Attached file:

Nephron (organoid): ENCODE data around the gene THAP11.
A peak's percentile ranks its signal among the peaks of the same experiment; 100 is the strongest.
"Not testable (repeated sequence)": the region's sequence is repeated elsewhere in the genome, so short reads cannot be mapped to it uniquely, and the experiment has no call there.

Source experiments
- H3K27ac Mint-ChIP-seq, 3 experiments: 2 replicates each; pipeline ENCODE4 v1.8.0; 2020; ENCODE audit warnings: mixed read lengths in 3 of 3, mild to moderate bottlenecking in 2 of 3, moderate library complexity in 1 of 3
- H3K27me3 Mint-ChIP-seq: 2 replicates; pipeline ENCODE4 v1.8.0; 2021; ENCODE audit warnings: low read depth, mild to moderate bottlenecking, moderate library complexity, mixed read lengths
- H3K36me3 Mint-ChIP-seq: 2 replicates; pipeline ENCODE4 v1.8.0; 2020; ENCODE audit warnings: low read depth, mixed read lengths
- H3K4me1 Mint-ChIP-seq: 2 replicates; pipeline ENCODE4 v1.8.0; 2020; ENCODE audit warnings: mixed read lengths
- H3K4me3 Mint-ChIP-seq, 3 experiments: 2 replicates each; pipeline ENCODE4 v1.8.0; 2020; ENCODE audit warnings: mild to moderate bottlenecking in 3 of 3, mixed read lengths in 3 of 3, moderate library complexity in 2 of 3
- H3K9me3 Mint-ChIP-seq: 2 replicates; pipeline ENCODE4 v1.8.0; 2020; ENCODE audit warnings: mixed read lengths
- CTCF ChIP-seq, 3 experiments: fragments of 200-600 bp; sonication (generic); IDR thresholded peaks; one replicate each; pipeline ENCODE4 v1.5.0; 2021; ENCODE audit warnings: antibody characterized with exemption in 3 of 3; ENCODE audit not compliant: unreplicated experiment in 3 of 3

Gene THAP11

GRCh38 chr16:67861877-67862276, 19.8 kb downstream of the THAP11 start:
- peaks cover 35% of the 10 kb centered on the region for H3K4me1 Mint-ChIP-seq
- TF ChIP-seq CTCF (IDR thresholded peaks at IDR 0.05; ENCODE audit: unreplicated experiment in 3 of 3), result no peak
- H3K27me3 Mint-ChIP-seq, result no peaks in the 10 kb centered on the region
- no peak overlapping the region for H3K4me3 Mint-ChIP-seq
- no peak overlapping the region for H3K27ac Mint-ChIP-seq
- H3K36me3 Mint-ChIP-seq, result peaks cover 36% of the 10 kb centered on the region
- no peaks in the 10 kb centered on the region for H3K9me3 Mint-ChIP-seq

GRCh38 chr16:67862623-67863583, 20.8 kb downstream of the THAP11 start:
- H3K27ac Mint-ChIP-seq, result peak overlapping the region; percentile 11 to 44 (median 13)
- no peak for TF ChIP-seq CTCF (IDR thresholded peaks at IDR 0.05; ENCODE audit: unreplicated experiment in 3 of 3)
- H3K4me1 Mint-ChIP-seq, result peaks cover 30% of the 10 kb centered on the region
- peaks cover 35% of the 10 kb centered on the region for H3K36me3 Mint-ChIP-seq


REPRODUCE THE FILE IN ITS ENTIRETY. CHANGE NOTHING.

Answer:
Nephron (organoid): ENCODE data around the gene THAP11.
A peak's percentile ranks its signal among the peaks of the same experiment; 100 is the strongest.
"Not testable (repeated sequence)": the region's sequence is repeated elsewhere in the genome, so short reads cannot be mapped to it uniquely, and the experiment has no call there.

Source experiments
- H3K27ac Mint-ChIP-seq, 3 experiments: 2 replicates each; pipeline ENCODE4 v1.8.0; 2020; ENCODE audit warnings: mixed read lengths in 3 of 3, mild to moderate bottlenecking in 2 of 3, moderate library complexity in 1 of 3
- H3K27me3 Mint-ChIP-seq: 2 replicates; pipeline ENCODE4 v1.8.0; 2021; ENCODE audit warnings: low read depth, mild to moderate bottlenecking, moderate library complexity, mixed read lengths
- H3K36me3 Mint-ChIP-seq: 2 replicates; pipeline ENCODE4 v1.8.0; 2020; ENCODE audit warnings: low read depth, mixed read lengths
- H3K4me1 Mint-ChIP-seq: 2 replicates; pipeline ENCODE4 v1.8.0; 2020; ENCODE audit warnings: mixed read lengths
- H3K4me3 Mint-ChIP-seq, 3 experiments: 2 replicates each; pipeline ENCODE4 v1.8.0; 2020; ENCODE audit warnings: mild to moderate bottlenecking in 3 of 3, mixed read lengths in 3 of 3, moderate library complexity in 2 of 3
- H3K9me3 Mint-ChIP-seq: 2 replicates; pipeline ENCODE4 v1.8.0; 2020; ENCODE audit warnings: mixed read lengths
- CTCF ChIP-seq, 3 experiments: fragments of 200-600 bp; sonication (generic); IDR thresholded peaks; one replicate each; pipeline ENCODE4 v1.5.0; 2021; ENCODE audit warnings: antibody characterized with exemption in 3 of 3; ENCODE audit not compliant: unreplicated experiment in 3 of 3

Gene THAP11

GRCh38 chr16:67861877-67862276, 19.8 kb downstream of the THAP11 start:
- peaks cover 35% of the 10 kb centered on the region for H3K4me1 Mint-ChIP-seq
- TF ChIP-seq CTCF (IDR thresholded peaks at IDR 0.05; ENCODE audit: unreplicated experiment in 3 of 3), result no peak
- H3K27me3 Mint-ChIP-seq, result no peaks in the 10 kb centered on the region
- no peak overlapping the region for H3K4me3 Mint-ChIP-seq
- no peak overlapping the region for H3K27ac Mint-ChIP-seq
- H3K36me3 Mint-ChIP-seq, result peaks cover 36% of the 10 kb centered on the region
- no peaks in the 10 kb centered on the region for H3K9me3 Mint-ChIP-seq

GRCh38 chr16:67862623-67863583, 20.8 kb downstream of the THAP11 start:
- H3K27ac Mint-ChIP-seq, result peak overlapping the region; percentile 11 to 44 (median 13)
- no peak for TF ChIP-seq CTCF (IDR thresholded peaks at IDR 0.05; ENCODE audit: unreplicated experiment in 3 of 3)
- H3K4me1 Mint-ChIP-seq, result peaks cover 30% of the 10 kb centered on the region
- peaks cover 35% of the 10 kb centered on the region for H3K36me3 Mint-ChIP-seq